Missing soldier found: A Russian soldier who went missing for 33 years in Afghanistan and was recently found is one of 263 soldiers who have disappeared in the country during the Soviet Union invasion of the country.
A Russian soldier who had gone missing in 1980 during the Soviet invasion of Afghanistan was found alive 33 years later, can speak no Russian, but wants to meet his relatives. His rescue was part of an effort to find Russian soldiers who disappeared during the conflict that left more than a million Afghanis dead between 1979 and 1989.
The man, Bakhretdin Khakimov, who now goes by the Afghan name Sheikh Abdulla, was tracked down by a search party with the Moscow-based Warriors-Internationalists Affairs Committee near Herat, reported state-run Russian news agency RIA Novosti on Tuesday. The activists spent a year following Khakimov, who was also an Afghan traditional healer.
Khakimov was one of the 263 former Soviet soldiers who went missing in action during the invasion. The New York Times, in a report last October, pointed out that many are believed to have chosen quiet lives, and Khakimov appears to have done the same: marrying a now-deceased Afghani wife, adopting local customs, converting to Islam, taking on the language, and earning a living as a traditional healer.
Alexander Lavrentyev, the deputy head of the organization, said last year that “I am confident some are still alive, and the problem is that they are afraid to contact us,” according to the Times. There might be the possibility that those who went missing in the conflict might not know that the Soviet Union doesn’t exist anymore, meaning they might want to keep in hiding.
“Sometimes people ask, ‘why are you working on this issue and reopening old wounds?’ And I always have the same answer: I recommend to everyone that they go to the mother who has lost her son and she will tell you his story,” Lavrentyev said, according to the paper.
The Committee said that it has tracked down 29 missing Soviet soldiers in Afghanistan. Lavrentyev told CNN on Wednesday that 22 of them chose to be returned to their homes, while seven said they wanted to stay in Afghanistan.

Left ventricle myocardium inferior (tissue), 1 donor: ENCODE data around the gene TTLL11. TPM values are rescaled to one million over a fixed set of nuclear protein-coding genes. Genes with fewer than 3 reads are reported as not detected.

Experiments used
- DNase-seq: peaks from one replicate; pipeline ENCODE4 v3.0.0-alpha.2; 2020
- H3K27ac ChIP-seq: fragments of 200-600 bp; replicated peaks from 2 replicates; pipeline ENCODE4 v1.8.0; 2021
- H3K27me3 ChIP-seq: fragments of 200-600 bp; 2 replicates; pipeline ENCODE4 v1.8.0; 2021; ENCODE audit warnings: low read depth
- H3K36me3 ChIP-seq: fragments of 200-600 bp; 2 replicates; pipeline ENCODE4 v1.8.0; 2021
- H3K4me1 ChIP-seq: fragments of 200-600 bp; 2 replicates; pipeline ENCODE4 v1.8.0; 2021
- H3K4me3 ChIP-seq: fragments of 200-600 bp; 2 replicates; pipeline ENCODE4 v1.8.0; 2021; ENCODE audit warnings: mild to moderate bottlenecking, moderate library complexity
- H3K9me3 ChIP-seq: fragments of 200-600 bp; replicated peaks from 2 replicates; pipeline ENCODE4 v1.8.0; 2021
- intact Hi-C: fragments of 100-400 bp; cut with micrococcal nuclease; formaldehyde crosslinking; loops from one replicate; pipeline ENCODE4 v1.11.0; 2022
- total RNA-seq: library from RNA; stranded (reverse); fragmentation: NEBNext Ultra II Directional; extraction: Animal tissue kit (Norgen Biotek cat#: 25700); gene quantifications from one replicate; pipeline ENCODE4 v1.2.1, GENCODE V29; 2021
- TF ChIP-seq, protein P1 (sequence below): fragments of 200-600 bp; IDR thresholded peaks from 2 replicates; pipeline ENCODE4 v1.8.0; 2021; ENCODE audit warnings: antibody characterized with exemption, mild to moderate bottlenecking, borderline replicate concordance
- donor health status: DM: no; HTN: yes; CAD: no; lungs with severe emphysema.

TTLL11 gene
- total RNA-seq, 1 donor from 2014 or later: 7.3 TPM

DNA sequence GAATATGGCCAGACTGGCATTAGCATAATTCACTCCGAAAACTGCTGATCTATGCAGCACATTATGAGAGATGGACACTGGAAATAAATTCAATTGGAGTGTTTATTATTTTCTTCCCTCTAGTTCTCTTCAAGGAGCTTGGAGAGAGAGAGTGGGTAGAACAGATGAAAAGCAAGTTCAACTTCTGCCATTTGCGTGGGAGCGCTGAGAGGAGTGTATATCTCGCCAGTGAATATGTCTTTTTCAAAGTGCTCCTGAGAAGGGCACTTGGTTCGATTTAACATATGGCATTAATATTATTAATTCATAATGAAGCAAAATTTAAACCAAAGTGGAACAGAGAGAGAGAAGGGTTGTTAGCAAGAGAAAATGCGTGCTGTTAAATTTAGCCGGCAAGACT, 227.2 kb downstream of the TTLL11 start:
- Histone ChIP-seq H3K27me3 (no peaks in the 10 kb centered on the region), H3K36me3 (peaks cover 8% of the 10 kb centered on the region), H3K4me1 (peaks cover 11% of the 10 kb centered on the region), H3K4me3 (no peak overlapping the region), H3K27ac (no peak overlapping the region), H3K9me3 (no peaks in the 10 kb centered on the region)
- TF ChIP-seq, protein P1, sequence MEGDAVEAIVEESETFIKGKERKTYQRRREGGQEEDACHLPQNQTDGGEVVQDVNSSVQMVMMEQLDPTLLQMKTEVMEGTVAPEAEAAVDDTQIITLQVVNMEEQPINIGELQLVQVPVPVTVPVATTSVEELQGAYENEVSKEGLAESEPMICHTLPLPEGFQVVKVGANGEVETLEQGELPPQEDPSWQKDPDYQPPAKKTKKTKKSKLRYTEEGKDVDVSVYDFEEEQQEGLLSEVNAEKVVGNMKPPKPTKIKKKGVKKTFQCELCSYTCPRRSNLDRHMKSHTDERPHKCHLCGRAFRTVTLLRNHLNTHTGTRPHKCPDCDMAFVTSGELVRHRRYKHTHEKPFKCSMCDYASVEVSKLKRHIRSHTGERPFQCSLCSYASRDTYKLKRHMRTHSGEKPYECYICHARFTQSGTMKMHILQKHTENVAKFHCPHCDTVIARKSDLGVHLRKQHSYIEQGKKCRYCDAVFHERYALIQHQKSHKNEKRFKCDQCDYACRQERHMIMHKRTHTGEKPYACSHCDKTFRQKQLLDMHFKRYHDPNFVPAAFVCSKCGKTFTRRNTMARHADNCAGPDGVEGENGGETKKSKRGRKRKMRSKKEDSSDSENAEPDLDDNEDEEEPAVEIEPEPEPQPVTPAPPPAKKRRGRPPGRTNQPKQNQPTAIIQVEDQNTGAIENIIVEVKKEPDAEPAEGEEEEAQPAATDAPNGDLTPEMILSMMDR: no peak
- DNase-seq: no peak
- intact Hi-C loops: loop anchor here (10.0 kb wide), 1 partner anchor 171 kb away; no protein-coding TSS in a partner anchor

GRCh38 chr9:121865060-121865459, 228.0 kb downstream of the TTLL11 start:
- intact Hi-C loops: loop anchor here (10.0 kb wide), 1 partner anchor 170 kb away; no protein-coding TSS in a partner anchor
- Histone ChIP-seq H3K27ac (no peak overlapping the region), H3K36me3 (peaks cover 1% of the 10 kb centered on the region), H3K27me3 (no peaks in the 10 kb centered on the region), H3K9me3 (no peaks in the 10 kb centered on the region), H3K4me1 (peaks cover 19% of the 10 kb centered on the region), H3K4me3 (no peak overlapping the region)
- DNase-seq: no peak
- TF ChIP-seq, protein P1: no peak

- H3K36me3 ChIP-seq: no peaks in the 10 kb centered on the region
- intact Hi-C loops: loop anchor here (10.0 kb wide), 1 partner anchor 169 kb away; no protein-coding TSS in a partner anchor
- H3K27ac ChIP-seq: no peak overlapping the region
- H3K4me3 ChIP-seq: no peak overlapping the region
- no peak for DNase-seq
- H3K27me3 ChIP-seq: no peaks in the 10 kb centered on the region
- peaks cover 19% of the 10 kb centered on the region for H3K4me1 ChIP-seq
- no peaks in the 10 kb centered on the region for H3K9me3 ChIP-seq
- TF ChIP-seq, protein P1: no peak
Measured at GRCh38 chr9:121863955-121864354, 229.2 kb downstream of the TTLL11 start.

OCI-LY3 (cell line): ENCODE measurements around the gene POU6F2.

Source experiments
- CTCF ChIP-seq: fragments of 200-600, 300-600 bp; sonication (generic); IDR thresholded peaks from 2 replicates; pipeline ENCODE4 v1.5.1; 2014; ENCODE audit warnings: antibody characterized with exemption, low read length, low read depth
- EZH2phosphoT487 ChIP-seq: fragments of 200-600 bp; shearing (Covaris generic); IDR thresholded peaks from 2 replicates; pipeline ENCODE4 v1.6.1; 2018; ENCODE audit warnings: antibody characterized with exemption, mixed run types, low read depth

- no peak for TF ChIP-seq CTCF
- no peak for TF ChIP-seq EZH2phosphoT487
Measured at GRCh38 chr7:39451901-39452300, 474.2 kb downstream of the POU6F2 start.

Khakimov, who was only 20 when he went missing, also chose to stay in the country. He said that after suffering head trauma during the war, he was helped by a local Afghan elder. The now-deceased elder essentially adopted him and taught him the trade of traditional healing with herbs, according to RIA.
“He was just happy he survived,” Lavrentyev, who met him, told the news agency and elaborated that he did not try to contact his family.
The organization said that “he could understand Russian a little bit, but spoke it poorly, although he remembers his Uzbek language.” It added, “The effects of his wounds were clearly manifested: His hand trembles and there is a visible tic in his shoulder.”
In 2006, Gennady Tseuma, a Ukrainian former soldier in Afghanistan came forward, also said he would stay in Afghanistan. He was taken prisoner by Afghan resistance fighters during the Soviet invasion.
“They said, ‘You have a choice. If you want to live, become a Muslim and stay here. If you don’t, we’ll kill you.’ I agreed to cooperate,” Tseuma told NPR. He adopted the name Nik Mohammed.
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